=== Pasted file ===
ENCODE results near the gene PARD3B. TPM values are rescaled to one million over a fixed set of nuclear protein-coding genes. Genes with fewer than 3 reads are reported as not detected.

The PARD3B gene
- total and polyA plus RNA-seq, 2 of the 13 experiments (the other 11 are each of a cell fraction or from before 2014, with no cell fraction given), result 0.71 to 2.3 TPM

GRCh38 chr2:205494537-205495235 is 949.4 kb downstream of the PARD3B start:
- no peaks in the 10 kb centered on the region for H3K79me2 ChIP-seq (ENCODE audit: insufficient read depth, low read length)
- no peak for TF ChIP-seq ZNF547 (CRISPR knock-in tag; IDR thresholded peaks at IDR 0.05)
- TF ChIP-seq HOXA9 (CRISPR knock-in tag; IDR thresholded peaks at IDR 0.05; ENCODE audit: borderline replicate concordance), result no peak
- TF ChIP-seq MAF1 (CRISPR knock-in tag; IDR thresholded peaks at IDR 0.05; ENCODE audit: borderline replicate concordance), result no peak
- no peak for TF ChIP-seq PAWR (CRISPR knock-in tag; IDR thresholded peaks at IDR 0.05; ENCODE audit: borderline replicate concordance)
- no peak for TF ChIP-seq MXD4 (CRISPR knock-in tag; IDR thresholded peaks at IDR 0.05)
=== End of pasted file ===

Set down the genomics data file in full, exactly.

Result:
ENCODE results near the gene PARD3B. TPM values are rescaled to one million over a fixed set of nuclear protein-coding genes. Genes with fewer than 3 reads are reported as not detected.

The PARD3B gene
- total and polyA plus RNA-seq, 2 of the 13 experiments (the other 11 are each of a cell fraction or from before 2014, with no cell fraction given), result 0.71 to 2.3 TPM

GRCh38 chr2:205494537-205495235 is 949.4 kb downstream of the PARD3B start:
- no peaks in the 10 kb centered on the region for H3K79me2 ChIP-seq (ENCODE audit: insufficient read depth, low read length)
- no peak for TF ChIP-seq ZNF547 (CRISPR knock-in tag; IDR thresholded peaks at IDR 0.05)
- TF ChIP-seq HOXA9 (CRISPR knock-in tag; IDR thresholded peaks at IDR 0.05; ENCODE audit: borderline replicate concordance), result no peak
- TF ChIP-seq MAF1 (CRISPR knock-in tag; IDR thresholded peaks at IDR 0.05; ENCODE audit: borderline replicate concordance), result no peak
- no peak for TF ChIP-seq PAWR (CRISPR knock-in tag; IDR thresholded peaks at IDR 0.05; ENCODE audit: borderline replicate concordance)
- no peak for TF ChIP-seq MXD4 (CRISPR knock-in tag; IDR thresholded peaks at IDR 0.05)